Ends . . . – . . . Beginnings

I feel at night, when I look at the stars, if I could only stand higher, I could reach out and grab a star.  I sometimes feel betrayed, I remember the news, the stars are so far away, I could not even reach them at the speed of light.  I also feel betrayed because I remember then, these are only the visible stars, they span out forever, way beyond what we can see. Evolution_by_alyn2

It makes me wonder what is out there and then I recall, the is a forever.  It boggles my mind, we cannot see the end and even if we do, we’ll wonder what is on the other side.  Not having an end is against what I know, because all I know is destined to end.TheEndWorld

I first remember the day ended, the night began, there were meal times, bed times, sleep times, school years, races,  pain ends, pleasure ends, and most dramatically, life ends.  It seems as though we are enthralled with things that end.  There seems to be 100’s of movies predicting the end of earth, the restart of the human race, the destruction of the world.  We are so enthralled with it, we have the ration of the diameter of a circle to how many times it goes around the circumference approximately  3.14 times but we have divided it out to over a trillion times to try and find the end.  piposter

What’s wild is we are so fascinated with ends, yet this has two sides.  It is hard to imagine something with no end,  yet we’ve been given hints of the end yet do not seem to be able to recognize them.

The Demand for a Sign

Matthew 16:1–4 (NIV)   16:1–12pp—Mk 8:11–21

16 The Pharisees and Sadducees came to Jesus and tested him by asking him to show them a sign from heaven.

He replied, “When evening comes, you say, ‘It will be fair weather, for the sky is red,’ and in the morning, ‘Today it will be stormy, for the sky is red and overcast.’ You know how to interpret the appearance of the sky, but you cannot interpret the signs of the times.  A wicked and adulterous generation looks for a sign, but none will be given it except the sign of Jonah.” Jesus then left them and went away.

I wonder how many people look at the complexity of a personal computer, smartphone, automobile, and believe it created itself out of randomness?  imacpartsI wonder if people look at the cycle of life as something that just happened, got lucky and stuck. cycleoflife Like a rough rock, a piece of granite, turning into a wheel.

 

 

 

 

 

 

 

I believe if you believe this world, this universe just happened by chance, then you can also believe it was created by a creator, I know as God.maxresdefault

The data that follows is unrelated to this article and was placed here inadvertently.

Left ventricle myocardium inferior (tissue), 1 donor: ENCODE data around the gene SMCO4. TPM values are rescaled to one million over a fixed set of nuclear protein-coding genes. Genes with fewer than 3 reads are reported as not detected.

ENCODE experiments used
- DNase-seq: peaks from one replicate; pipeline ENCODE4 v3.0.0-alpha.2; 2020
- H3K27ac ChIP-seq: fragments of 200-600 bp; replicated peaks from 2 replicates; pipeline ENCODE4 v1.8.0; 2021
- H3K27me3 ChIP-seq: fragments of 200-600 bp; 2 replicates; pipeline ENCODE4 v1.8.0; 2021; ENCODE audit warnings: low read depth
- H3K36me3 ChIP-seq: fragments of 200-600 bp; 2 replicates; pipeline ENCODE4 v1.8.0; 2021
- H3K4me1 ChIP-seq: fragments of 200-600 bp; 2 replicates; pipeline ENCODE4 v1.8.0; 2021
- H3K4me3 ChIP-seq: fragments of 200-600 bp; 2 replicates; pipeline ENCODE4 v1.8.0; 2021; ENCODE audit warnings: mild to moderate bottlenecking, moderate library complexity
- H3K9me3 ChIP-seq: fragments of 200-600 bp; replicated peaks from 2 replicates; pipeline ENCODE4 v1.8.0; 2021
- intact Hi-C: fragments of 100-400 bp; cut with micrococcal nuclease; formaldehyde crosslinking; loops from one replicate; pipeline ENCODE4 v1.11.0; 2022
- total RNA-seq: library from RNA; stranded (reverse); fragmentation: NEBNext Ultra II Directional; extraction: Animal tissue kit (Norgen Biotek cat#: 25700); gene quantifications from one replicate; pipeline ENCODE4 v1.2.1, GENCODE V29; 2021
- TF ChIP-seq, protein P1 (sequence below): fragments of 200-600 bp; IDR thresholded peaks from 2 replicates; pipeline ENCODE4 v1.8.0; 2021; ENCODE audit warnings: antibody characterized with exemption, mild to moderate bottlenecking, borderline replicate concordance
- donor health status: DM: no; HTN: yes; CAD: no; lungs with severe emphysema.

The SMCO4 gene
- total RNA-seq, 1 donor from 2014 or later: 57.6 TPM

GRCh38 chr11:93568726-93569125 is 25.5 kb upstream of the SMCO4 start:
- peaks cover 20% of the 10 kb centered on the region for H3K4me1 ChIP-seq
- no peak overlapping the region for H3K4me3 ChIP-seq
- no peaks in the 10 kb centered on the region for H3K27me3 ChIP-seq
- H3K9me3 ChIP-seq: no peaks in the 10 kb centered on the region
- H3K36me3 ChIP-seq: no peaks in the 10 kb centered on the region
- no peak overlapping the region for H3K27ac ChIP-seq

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The Parables of the Mustard Seed and the Yeast

 

I wonder of Dr. Erhman will consider this parable moot
because one of them does not talk about the yeast.  I do wish, maybe they do,
have a Bible that has similar stories like these next to each other.  Or,
maybe even intertwine them into one.  One loses the essence of how the Bible
was written, but it would be a great way to read the Bible.  I guess with our
computers, we can make our own.

Matthew 13:31–35 (NIV)

The Parables of the Mustard
Seed and the Yeast

31 He told them another parable: “The kingdom of heaven is like a mustard seed, which a man
took and planted in his field.
32 Though it is the smallest of all seeds, yet when it grows,
it is the largest of garden plants and becomes a tree, so that the birds come
and perch in its branches.”

33 He told them still another parable:
“The kingdom of heaven is like yeast that a woman
took and mixed into about sixty pounds of flour until it worked all through
the dough.”

34 Jesus spoke all these things to the
crowd in parables; he did not say anything to them without using a parable. 35 So
was fulfilled what was spoken through the prophet:

“I will open my mouth in parables,

I will utter things hidden since
the creation of the world.” 

Mark 4:30–34 (NIV)

The Parable of the Mustard
Seed

30 Again he said, “What shall we say the kingdom of God is like, or what
parable shall we use to describe it?
31 It is like a mustard seed, which is the smallest of all
seeds on earth.
32 Yet when
planted, it grows and becomes the largest of all garden plants, with such big
branches that the birds can perch in its shade.”

33 With many similar parables Jesus
spoke the word to them, as much as they could understand. 34 He
did not say anything to them without using a parable. But when he was alone
with his own disciples, he explained everything.

Luke 13:18–21 (NIV)

The Parables of the Mustard
Seed and the Yeast

18 Then Jesus asked, “What is the kingdom of God like? What shall I compare it
to?
19 It is like a mustard
seed, which a man took and planted in his garden. It grew and became a tree,
and the birds perched in its branches.”

20 Again he asked, “What shall I compare the kingdom of God to? 21 It is like yeast that a woman took and mixed into about
sixty pounds of flour until it worked all through the dough.”

 

 

The Day and Hour Unknown – Watchfulness

 

Matthew 24:36–51 (NIV)